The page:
The script of Chennai express, dealing with the love of a northern man to a southern belle  was explosive any day, novel yet fraught with danger of massive protests and national grief if not a civil war, with the risk of negative stereotyping of south Indians.  Though the script has a strong message of the power of love to unite everyone, almost impossible to deliver today as it was nearly a century back, the great Khan was audacious enough to grab it because he saw a divine touch of great commercial success.

    The divine touch

    What actually created the spark of creation of Chennai Express was a touch almost divine as the one in the Creation of Adam of Michel Angelo. It was the final touch of Khan’s own blockbuster  Dilwale Dulhaniya Le Jayenge,  still running in Mumbai after  two decades, as the longest running flick.



    Khan has instantly recognised that the feel of goodness where he left off in DDLJ is his ticket for Chennai Express which had the pulling power to drag millions of Indian hearts along with him in to it. It not only sealed the script of the movie but also the soft corner he has managed to sneak in to in millions of hearts worldwide.



    Taking off of Chennai Express with a train scene he has enacted two decades back, this time with a new girl, a southern beauty, undoubtedly is the strongest push the film could have received to take it safely through the north south divide. Only one person, Sha Rukh Khan alone could give that push.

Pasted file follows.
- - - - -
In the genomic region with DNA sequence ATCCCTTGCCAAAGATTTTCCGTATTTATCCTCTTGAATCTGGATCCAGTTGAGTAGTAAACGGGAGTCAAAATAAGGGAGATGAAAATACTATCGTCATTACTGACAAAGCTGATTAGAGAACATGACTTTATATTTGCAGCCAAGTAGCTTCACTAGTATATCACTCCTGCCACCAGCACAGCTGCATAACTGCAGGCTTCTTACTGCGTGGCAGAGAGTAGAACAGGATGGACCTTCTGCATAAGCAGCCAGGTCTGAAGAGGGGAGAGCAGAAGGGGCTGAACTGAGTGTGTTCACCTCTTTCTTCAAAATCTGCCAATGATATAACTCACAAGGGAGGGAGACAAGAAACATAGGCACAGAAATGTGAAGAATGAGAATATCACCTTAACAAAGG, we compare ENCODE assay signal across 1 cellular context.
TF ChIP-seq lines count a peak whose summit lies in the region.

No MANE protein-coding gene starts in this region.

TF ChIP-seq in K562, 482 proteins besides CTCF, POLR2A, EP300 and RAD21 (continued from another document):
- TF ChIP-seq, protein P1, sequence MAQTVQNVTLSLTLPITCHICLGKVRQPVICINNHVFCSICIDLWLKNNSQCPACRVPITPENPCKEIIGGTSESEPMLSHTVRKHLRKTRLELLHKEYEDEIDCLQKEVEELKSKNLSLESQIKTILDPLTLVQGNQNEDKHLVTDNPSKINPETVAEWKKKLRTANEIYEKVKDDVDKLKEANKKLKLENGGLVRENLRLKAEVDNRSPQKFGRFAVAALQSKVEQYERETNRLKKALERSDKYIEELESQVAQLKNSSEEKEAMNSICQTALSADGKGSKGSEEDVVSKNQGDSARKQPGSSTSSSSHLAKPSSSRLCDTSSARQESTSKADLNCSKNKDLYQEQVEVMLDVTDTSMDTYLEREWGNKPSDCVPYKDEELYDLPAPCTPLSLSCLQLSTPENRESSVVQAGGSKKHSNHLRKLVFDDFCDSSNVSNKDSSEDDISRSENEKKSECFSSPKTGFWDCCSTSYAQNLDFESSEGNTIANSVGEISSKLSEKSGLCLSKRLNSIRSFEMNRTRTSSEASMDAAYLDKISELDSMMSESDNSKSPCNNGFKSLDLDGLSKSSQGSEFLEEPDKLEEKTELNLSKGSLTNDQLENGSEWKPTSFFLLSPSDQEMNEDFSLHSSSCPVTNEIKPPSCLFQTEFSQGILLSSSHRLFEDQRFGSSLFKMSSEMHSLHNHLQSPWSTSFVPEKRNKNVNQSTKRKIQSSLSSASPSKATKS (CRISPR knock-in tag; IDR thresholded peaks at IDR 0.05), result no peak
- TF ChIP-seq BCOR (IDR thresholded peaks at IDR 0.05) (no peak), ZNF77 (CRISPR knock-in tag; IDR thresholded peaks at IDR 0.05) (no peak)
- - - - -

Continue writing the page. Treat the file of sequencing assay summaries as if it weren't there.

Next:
Lungi dance, an outlandish epitaph

    The inclusion of a bizarre tribute to a southern superstar for the credits background of Chennai Express  shows the dangers the movie will have to encounter which Sha Rukh Khan and his team were aware of and masterfully tackled.

    The Lungi dance must have diffused any southern ill feeling the southern audience may have felt before leaving the cinema and enthralled everyone with its rap, beat and energy. If the charisma of Sha Rukh himself was the powerful engine dragging Chennai Express forward through the uncertain linguistic terrain, the popularity of a southern superstar, Rajnikanth has worked as a second engine safely pushing the train forward to its destination. Undoubtedly, a master-stroke in risk management.


    Chennai  Express is a story which needs no language. Even a magical switch in the film's language, with only two characters speaking its original language which makes it no less interesting but unique, its  message of unity and harmony through a song which could be India’s new national anthem are all stuff of interest to acolytes of the art of film making.










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    2 comments:

    1. Chennai Express is a story which needs no language. Even a magical switch in the story’s language with just two characters speaking its original language makes it no less interesting but unique, its message of unity and harmony through a song which could be India’s new national anthem are all stuff of interest to acolytes of the art of film making.

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    2. This is one of my favourite films in my life!! :)